A strange coalition of groups, united against ethanol, joined together in a letter calling for more studies about the environmental effects of E15 saying, “this bill will halt EPA’s rush to introduce mid-level ethanol blends.” This is an interesting statement given that the EPA partially approved E15 for use in some vehicles in October 2010 and still hasn’t granted the final approval which is hardly a rush in our book.
In fact, the initial request from Growth Energy for the EPA to consider approving E15 as a fuel option was issue in March 2009! Three years later and still no final approval in sight, who’s rushing?
H.R. 3199 would require EPA to commission the 18-month study from the National Academy of Sciences prior to granting a final Clean Air Act waiver to gasoline that contains 15 percent ethanol. A later amendment to this bill erases all mentions of the Clean Air Act and reduces the legislation to simply “a comprehensive look at the short-term and long-term environmental, safety, durability and performance effects” of E15.
Looks like a poorly disguised delay tactic, and one that could hit consumers right in the pocket book.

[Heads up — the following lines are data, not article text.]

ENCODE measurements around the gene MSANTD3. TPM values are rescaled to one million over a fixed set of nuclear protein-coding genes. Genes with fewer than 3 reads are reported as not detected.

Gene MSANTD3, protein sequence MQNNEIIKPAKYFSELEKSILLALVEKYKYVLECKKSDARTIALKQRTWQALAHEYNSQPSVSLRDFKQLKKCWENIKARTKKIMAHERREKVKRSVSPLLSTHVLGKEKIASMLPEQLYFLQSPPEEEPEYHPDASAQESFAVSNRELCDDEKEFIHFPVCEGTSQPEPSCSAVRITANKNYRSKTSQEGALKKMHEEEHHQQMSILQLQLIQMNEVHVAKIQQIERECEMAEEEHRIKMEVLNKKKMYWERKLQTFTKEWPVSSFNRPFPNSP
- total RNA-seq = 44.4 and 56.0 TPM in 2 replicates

Experts predict that gasoline will climb to over $4.00 a gallon this summer. Right now, in February 2011, wholesale ethanol is 60 cents cheaper and the gap is bound to widen as the price of gasoline rises. Why would the U.S. government want to take away a cost saving measure from consumers at a time when budgets are so tight nationwide?
E15 doesn’t need additional studies to prove its environmental, safety, durability or performance. Those studies have already been completed and initial approvals been given. What EPA really needs to do is complete the approval process so consumers can benefit from the change in fuel and the additional change in their pockets.